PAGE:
Dr. Timothy Buckner named winner of 2024 Jules and Frances Landry Award

Published 11:34 am Thursday, June 1, 2023

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By Savanah Weed

Dr. Timothy Buckner, professor of history at Troy University, has been named the recipient of the Jules and Frances Landry Award for 2024 for his upcoming book on the life of a free man of color in the 19th Century.

“The Barber of Natchez Reconsidered: William Johnson and Black Masculinity in the Antebellum South” follows a free man of color who lived in Natchez, Mississippi during slavery. Johnson was born into slavery and was eventually freed by his white father. He trains as a barber, later becoming a businessman and a slaveowner himself.

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Johnson was ultimately murdered by his neighbor—also a free man of color—who uses the murder to convince the townspeople he was actually white.

After learning about William Johnson in the early 2000s, Buckner developed an interest in his life and later went on to read Johnson’s 2,000-page diary that covers a span of 16 years. Work on “The Barber of Natchez Reconsidered” began around three years ago after reading another book on a similar topic that inspired him to revisit Johnson’s story.

The Jules and Francis Landry Award is given annually to the best book on a topic related to southern history or southern studies published by LSU Press. Through the years, the winners have represented a wide range of fields and methods of inquiry, but all have made notable contributions to the study of the South.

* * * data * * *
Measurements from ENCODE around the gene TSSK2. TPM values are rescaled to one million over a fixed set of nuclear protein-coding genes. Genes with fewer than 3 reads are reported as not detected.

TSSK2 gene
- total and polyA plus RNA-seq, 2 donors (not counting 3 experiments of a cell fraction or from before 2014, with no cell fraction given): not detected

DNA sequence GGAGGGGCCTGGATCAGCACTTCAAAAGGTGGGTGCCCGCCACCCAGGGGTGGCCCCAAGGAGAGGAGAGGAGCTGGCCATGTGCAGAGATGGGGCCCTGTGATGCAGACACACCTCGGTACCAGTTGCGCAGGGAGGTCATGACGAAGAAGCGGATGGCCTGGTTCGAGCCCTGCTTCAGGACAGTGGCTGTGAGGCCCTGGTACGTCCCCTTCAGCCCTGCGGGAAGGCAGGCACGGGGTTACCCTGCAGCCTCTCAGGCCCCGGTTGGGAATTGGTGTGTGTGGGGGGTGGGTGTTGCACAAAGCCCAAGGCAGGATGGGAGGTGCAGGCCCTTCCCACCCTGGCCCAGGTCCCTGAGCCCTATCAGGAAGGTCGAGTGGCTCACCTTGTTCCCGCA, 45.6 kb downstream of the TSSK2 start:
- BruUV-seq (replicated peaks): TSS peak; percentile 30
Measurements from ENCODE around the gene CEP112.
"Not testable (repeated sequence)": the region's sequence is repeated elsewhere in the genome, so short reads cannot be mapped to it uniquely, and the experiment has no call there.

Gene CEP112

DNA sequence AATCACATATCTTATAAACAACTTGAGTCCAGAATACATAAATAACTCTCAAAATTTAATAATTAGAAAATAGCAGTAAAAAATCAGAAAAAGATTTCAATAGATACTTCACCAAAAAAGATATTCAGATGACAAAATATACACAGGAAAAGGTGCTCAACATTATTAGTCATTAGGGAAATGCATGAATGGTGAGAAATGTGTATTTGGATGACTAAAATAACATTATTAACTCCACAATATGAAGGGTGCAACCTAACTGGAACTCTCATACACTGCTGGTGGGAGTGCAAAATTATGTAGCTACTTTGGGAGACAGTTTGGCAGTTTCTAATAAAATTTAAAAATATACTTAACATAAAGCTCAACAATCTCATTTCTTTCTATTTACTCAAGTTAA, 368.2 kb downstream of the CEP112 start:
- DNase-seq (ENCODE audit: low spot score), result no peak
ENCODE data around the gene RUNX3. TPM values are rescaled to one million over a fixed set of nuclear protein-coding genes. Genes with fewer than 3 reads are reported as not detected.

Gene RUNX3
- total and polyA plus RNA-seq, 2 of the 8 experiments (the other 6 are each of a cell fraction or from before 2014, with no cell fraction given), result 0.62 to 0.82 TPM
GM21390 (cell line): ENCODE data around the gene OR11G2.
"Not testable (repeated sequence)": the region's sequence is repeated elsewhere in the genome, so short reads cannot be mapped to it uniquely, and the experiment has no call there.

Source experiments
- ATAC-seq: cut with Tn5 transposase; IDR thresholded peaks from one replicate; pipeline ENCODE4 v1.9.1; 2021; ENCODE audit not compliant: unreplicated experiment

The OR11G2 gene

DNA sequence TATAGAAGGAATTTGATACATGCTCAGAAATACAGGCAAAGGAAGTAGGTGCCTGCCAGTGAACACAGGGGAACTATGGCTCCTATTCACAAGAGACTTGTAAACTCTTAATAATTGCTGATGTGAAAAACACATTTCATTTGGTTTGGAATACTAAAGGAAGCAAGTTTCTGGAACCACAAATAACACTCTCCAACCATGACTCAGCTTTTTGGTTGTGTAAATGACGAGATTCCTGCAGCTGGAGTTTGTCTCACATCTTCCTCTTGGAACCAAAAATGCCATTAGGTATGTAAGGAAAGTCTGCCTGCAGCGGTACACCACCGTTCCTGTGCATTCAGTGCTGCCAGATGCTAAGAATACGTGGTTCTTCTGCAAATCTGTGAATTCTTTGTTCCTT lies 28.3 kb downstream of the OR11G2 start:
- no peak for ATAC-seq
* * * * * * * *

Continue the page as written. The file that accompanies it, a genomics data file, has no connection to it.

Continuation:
“Any time I’ve ever won anything I just assume that it’s a mistake, and that was my initial reaction here,” Buckner said. “Turns out it was true. I had to read the email a few times before it sank in. It was a surprise, but I was happy to get it.”

Buckner said it’s been a good year for the history department in the College of Arts and Sciences as other faculty also have books in various stages of publication.

“It’s been a good year for this department. This isn’t the only book that’s coming out, we have lots of people working on really important things,” he said. “I hope students recognize the kinds of contributions that the faculty in this department put out. Yes we teach, but there are people here who generate important things that furthers the knowledge of humanity. It’s nice to be able to work with people who are doing this kind of work.”

“The Barber of Natchez Reconsidered: William Johnson and Black Masculinity in the Antebellum South” is available via Amazon and LSU Press with shipping slated for this fall.